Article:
When I play a video game, I often find myself imagining it in movie form. While navigating the jungles of Pitfall, for example, I can't help but wonder what a big-screen version of the mythology would look like, with snazzy special effects and Bruce Campbell of Evil Dead fame in the lead role -- not much of a stretch, since Campbell voiced the character in an earlier game.

The Hollywood potential for THQ's (NASDAQ:THQI) new game Destroy All Humans! was probably apparent from the get-go. The tongue-in-cheek game casts players as a little gray alien intent on conquering Earth with mind control, death rays, and some rather dubious probes. When I first played its demo, the game's look instantly reminded me of a 1950s B-grade sci-fi film, Invasion of the Saucer Men, with its classic bug-eyed enemies. So it's no surprise that THQ has hired a talent agency to pitch the game to movie and TV studios.

As the release indicates, the game's setting and atmosphere add considerably to its fun, and provide potential source material for the big and small screen alike. The enduring popularity of cinematic alien invasions is undeniable, as War of the Worlds is proving right now. Add that to the comedic elements DestroyAll Humans! blends with its science fiction, and THQ may indeed have a hit on its hands.

It may also have a new addition to its business model, one which more video game entities will likely explore as time goes on: licensing their own properties -- a la Marvel Enterprises (NYSE:MVL) -- to generate profits without expending a lot of capital. The release does not detail THQ's desired deal structure, but I believe the company should have a studio finance and release the film while it sits back and takes a cut of the profits. That strategy has generated plentiful profits and stock appreciation for Marvel in recent years. (Note, however, that Marvel recently decided to take a more direct approach to movie adaptations of its properties.)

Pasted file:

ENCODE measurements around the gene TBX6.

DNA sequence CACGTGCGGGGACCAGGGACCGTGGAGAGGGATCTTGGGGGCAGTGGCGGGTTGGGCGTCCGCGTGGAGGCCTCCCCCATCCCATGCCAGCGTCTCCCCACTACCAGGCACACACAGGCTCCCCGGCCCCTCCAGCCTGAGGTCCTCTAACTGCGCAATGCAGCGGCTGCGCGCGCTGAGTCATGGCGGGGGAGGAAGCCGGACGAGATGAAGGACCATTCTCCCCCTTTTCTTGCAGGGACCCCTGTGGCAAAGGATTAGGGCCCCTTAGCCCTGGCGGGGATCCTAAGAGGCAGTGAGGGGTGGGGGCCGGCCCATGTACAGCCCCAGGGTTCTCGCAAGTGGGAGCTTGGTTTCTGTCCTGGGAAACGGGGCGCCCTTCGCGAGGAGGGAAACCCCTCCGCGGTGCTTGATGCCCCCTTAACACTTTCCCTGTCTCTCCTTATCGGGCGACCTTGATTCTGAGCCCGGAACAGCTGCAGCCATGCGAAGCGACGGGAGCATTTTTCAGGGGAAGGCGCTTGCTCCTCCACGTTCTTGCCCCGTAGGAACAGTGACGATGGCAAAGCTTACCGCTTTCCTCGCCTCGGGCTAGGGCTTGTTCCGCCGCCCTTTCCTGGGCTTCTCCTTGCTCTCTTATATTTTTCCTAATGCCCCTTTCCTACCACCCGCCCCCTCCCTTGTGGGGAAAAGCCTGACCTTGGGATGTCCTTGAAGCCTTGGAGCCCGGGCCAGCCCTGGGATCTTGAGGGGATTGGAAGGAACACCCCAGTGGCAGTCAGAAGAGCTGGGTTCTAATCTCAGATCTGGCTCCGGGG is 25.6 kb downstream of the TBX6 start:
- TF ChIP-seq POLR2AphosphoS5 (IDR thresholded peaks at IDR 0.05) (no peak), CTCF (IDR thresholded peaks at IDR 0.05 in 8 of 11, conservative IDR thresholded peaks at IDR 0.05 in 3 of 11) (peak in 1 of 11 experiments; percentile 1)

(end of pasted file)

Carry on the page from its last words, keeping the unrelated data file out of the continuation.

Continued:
Should THQ morph into a movie studio? Probably not, although video game companies seem to be headed in that direction. Today's games increasingly boast intricate screenplays and Hollywood-caliber acting talent to accompany their complex computer code. The path from movie to game has always been a bidirectional one; Doom, the demon-infested granddaddy of all first-person shooter games, is bound for the big screen later this summer with The Rock and Lord of the Rings' Karl Urban in the lead roles. Licensing a game to Hollywood can also help amortize the expensive costs associated with producing a hit console game, and provide an additional revenue source for companies whose success might otherwise depend almost entirely on a single hit title. Jeff Hwang explored that issue when Pixar (NASDAQ:PIXR) delayed the release of its next Disney (NYSE:DIS) collaboration, Cars.

Whether it's Electronic Arts (NASDAQ:ERTS) making a game based on The Godfather, Activision (NASDAQ:ATVI) bringing Madagascar to all the major platforms, or Microsoft's Halo heading to the big screen, video games and movies have always had a synergistic relationship. In time, these companies may have even greater pull in Hollywood than they do now.

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Fool contributor Steven Mallas owns shares of Disney and Marvel Enterprises. He just completed Pitfall: The Lost Expedition for Gamecube and noted suspicious similarities to Raiders of the Lost Ark. The Fool has a disclosure policy.